January 22, 2012

Adult Kids Living at Home: Why They Should Pay Rent

My first child is turning 18 this year. That means I’m about to become the parent of an adult. Issues like having my adult child live in our home will soon be a reality to me.

The concept of adult kids living at home and paying rent is controversial.

Some people are adamantly opposed to it, while others consider it essential.

What most people will agree on is that it is  situational. For example, some parents hold that adult children who have just had a devastating life event need a safe haven where they can get their bearings. However, they will charge their kids rent if they feel they are in a financial position to do so.

Here are some of the situations where most parents agree their kids should pay rent:

They Have the Means

If your child is living at home and earning money, he or she is in a position to pay rent. This can be an introductory exercise to help your adult child get a handle on how money works.

They Are a Bit Too Comfy

Many parents will charge an adult child rent if he or she seems a bit too comfortable living at home. Maybe he is playing video games all day, or perhaps he is staying out late with friends and sleeping until noon. Many parents will charge rent if they feel their child needs a dose of reality, or a nudge toward getting out on their own.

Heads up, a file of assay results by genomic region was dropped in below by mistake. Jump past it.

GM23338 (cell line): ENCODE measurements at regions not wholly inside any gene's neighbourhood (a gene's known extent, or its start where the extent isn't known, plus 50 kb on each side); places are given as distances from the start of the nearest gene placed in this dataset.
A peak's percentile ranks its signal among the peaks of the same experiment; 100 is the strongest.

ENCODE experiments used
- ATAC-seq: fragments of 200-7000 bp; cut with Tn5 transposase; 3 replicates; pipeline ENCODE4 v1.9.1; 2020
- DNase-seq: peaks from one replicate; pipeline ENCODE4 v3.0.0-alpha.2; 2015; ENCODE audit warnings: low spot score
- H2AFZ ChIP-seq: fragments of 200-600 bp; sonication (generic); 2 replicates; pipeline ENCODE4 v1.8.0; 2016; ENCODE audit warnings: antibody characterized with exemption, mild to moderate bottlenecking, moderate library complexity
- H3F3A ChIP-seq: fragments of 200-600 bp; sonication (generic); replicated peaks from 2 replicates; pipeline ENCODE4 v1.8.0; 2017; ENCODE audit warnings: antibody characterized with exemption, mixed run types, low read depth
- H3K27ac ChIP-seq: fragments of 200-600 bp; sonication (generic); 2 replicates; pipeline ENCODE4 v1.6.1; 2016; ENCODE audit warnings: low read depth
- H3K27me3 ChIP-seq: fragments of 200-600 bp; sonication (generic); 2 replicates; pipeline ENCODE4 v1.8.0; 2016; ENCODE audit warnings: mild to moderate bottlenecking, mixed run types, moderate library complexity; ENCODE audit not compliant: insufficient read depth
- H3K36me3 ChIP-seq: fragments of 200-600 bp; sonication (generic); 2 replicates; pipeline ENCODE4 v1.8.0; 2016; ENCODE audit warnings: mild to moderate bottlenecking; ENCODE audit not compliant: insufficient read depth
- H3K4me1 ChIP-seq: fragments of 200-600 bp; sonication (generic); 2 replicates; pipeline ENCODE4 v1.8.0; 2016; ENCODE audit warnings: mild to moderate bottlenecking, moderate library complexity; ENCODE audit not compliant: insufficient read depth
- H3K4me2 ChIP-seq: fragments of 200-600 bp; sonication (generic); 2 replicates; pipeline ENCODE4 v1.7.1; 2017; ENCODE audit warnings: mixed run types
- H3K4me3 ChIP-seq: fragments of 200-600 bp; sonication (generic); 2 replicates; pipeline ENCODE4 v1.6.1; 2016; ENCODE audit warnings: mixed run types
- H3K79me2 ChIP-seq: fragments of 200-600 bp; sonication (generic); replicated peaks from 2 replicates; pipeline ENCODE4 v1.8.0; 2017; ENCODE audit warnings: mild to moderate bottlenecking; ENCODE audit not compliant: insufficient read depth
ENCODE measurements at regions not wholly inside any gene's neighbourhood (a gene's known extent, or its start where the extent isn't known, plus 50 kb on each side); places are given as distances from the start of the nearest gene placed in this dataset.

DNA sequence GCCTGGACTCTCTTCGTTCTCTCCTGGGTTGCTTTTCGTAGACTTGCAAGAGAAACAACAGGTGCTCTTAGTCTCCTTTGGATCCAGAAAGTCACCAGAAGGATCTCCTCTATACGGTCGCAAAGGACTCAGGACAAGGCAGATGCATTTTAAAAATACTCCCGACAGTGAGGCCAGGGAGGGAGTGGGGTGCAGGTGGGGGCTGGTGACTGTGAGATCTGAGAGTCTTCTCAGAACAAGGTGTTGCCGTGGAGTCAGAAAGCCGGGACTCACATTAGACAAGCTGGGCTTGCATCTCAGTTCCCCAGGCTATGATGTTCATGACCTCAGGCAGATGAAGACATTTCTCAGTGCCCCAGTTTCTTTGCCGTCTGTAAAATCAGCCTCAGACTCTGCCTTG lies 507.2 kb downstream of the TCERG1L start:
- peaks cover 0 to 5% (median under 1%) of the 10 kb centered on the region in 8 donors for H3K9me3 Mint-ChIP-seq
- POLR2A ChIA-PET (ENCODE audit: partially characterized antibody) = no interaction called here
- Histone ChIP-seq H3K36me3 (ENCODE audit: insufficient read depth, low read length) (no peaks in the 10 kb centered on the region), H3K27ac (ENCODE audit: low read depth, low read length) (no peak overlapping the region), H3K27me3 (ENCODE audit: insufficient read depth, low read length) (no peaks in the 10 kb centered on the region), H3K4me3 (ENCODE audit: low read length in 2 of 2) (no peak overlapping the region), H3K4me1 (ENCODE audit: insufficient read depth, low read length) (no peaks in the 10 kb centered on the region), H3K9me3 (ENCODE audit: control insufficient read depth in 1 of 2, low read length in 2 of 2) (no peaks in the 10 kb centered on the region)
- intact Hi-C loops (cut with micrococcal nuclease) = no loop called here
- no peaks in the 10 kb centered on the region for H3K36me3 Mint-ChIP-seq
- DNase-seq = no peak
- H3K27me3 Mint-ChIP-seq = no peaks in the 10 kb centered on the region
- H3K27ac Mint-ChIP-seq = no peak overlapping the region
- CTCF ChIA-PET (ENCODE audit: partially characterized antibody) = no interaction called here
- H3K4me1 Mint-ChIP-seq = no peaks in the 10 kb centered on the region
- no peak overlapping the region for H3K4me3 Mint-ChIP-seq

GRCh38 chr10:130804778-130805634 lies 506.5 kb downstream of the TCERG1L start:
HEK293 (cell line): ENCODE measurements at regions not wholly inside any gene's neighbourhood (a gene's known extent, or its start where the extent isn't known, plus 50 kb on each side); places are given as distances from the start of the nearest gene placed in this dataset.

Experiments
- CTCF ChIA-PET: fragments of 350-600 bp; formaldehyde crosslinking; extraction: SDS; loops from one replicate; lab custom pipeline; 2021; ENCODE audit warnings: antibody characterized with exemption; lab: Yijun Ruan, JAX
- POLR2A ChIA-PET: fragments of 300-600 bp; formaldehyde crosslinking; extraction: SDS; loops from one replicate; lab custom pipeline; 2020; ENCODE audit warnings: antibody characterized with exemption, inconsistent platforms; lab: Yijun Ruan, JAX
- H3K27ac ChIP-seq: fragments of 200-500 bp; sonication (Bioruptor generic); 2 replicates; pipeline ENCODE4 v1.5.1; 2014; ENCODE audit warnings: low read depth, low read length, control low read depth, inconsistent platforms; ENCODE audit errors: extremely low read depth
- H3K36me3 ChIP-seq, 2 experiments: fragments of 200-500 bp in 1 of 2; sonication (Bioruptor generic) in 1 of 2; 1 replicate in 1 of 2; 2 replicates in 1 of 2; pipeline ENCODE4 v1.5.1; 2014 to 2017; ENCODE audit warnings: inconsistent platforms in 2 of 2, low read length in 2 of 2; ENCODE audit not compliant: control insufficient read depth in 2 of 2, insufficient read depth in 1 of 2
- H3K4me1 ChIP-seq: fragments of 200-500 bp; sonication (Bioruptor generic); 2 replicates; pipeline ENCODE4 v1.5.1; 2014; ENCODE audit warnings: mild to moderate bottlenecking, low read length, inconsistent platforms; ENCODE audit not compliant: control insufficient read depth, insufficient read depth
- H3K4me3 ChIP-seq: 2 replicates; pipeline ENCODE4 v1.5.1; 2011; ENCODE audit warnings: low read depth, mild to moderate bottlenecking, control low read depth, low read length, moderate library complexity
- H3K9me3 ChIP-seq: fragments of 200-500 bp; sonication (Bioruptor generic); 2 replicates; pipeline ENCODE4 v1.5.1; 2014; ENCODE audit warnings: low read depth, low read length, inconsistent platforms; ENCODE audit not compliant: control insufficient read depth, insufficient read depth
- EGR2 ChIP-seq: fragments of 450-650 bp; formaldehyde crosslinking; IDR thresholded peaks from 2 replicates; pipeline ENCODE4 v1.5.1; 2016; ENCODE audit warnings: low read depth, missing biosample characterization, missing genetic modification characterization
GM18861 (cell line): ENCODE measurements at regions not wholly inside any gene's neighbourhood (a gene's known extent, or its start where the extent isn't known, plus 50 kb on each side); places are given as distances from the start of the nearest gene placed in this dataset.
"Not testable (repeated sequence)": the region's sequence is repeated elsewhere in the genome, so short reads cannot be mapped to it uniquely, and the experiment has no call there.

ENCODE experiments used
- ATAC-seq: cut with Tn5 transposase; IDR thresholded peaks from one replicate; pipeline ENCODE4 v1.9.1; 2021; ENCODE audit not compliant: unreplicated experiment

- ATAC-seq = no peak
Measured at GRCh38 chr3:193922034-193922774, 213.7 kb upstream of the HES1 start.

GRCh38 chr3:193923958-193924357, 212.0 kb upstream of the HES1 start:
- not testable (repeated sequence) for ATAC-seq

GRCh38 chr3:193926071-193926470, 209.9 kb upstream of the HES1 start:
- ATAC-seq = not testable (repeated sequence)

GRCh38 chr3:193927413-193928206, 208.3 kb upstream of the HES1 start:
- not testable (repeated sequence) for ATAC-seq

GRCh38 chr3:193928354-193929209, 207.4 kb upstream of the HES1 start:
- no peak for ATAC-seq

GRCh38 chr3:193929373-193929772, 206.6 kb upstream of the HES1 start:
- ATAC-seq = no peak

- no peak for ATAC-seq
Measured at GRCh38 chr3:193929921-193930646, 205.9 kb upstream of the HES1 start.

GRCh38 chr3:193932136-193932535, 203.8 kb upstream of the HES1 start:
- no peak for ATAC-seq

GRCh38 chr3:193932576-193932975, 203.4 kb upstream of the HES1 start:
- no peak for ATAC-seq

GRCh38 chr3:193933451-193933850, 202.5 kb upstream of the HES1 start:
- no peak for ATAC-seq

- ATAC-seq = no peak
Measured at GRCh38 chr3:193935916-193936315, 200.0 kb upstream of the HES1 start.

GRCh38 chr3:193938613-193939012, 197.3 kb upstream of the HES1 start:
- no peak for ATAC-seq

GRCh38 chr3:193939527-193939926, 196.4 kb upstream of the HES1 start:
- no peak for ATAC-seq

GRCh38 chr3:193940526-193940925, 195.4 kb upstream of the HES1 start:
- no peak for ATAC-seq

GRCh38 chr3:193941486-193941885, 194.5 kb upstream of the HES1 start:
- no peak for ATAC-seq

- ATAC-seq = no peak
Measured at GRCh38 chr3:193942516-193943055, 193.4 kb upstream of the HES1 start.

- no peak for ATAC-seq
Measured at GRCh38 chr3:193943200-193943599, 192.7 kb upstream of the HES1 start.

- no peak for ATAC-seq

A Matter of Practicality

Sometimes, it’s just a practical matter – Mom and Dad need the financial contribution, and it’s just common sense to help pay for what you’re receiving, whether it’s room and board or groceries. Sometimes, it’s just necessary for the family to function.

Reality Check

Let’s face it – some adult kids living at home need a dose of reality. Maybe they’ve been too sheltered, or are used to having things handed to them. Charging them rent is a good way to introduce them to the reality of the modern world – nothing’s free.

Learning to Contribute

Whether it’s your local community or workplace, learning to contribute to a functioning group from which you draw benefits is an essential life skill. Your adult child needs to understand that he or she ought to give back to the family and community from which he or she receives. In the workplace, this attitude toward contributing can make or break a job opportunity.

Build Confidence

It’s worth noting that a child who seems incapable from getting out on his or her own may lack confidence. If your child does not feel equipped or feels incapable and incompetent, he’s going to be reluctant to strike out on his own. He just may not think he can. So it might be a good idea to spend a little time building confidence, and charging rent is a way to do that. Your child will see that he can, in fact, pay rent and be responsible, thus building up his sense of competence.

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Alexis Rodrigo

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